The rescue helicopters and the ambulance-jets used for repatriating patients from abroad are increasingly regarded as an effective means of rescue. Operations that previously were impossible or took days to carry out can now be performed within a matter of hours. While mountainous regions still remain the main scene of action, the rescue helicopter is used more and more to deal with road accidents. New rescue techniques are developed; the principle of bringing emergency aid to the patient as swiftly as possible takes root. Swiss Air-Rescue breaks away from the SLRG and is now finally an autonomous organisation.
The operational possibilities open up
19 March: With the assistance of Fritz Bühler as Technical Director, Swiss Air-Rescue completely breaks away from the SLRG and is reorganised. The Swiss Air-Rescue Association (SRFW) is founded.
The helicopter plays an increasingly important role in the sphere of air rescue. The Hiller 306 and Bell 47G2 models that were initially used are replaced with more modern machines with an improved flight performance.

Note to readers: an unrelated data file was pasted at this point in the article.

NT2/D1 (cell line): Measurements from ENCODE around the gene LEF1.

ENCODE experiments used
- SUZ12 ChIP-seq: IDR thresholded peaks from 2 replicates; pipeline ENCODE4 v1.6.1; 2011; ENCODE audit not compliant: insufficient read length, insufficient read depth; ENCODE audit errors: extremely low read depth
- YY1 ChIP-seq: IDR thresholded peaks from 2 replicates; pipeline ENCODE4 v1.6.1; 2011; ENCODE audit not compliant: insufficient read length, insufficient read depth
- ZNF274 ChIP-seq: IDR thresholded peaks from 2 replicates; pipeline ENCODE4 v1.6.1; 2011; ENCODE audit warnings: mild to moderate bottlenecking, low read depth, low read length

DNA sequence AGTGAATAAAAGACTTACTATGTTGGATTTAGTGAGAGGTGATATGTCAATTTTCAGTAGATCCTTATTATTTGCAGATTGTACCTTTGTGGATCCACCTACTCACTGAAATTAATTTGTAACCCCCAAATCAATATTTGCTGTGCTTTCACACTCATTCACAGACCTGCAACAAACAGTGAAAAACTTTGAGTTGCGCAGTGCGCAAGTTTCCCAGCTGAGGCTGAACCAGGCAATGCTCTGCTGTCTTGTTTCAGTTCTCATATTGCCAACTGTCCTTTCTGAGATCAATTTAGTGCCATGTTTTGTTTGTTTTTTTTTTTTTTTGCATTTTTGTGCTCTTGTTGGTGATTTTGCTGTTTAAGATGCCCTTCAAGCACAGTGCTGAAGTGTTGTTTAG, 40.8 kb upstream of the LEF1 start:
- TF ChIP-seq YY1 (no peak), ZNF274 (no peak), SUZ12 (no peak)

In May, Swiss Air-Rescue carries out its very first repatriation flight. A patient is flown on board a Piaggio 166 fixed-wing aircraft from Châlons-sur-Marne (now known as Châlons-en-Champagne) in France back home to Switzerland.
1 March: The Swiss Federal Council passes a resolution appointing Swiss Air-Rescue as an auxiliary organisation of the Swiss Red Cross.
In September, Swiss Air-Rescue holds its first international helicopter symposium on the Eiger glacier. The rescue line and the horizontal net, used for rescuing injured people from inaccessible places where it is impossible for a helicopter to land, are presented to the delegates.
The running costs of carrying out rescue operations by helicopter gradually exceed Swiss Air-Rescue’s resources. After the Swiss Government rejects his application for support from public funds, Fritz Bühler appeals to the public for help. As a token of gratitude for a donation of CHF 20, Swiss Air-Rescue offers free assistance by air in cases of emergency. The appeal meets with a gratifying response; the patronage system, which has fundamentally remained unchanged to this day, is born.
6 August: A fatal accident occurs in the Urbachtal. A gamekeeper, who had offered to assist with a rescue operation, dies when he falls around 30 metres from the button seat on the end of the rescue line.
20 December: Swiss Air-Rescue puts into operation its first helicopter with turbo-jet propulsion, a Bell 206 A Jet Ranger with the registration number HB-XCU.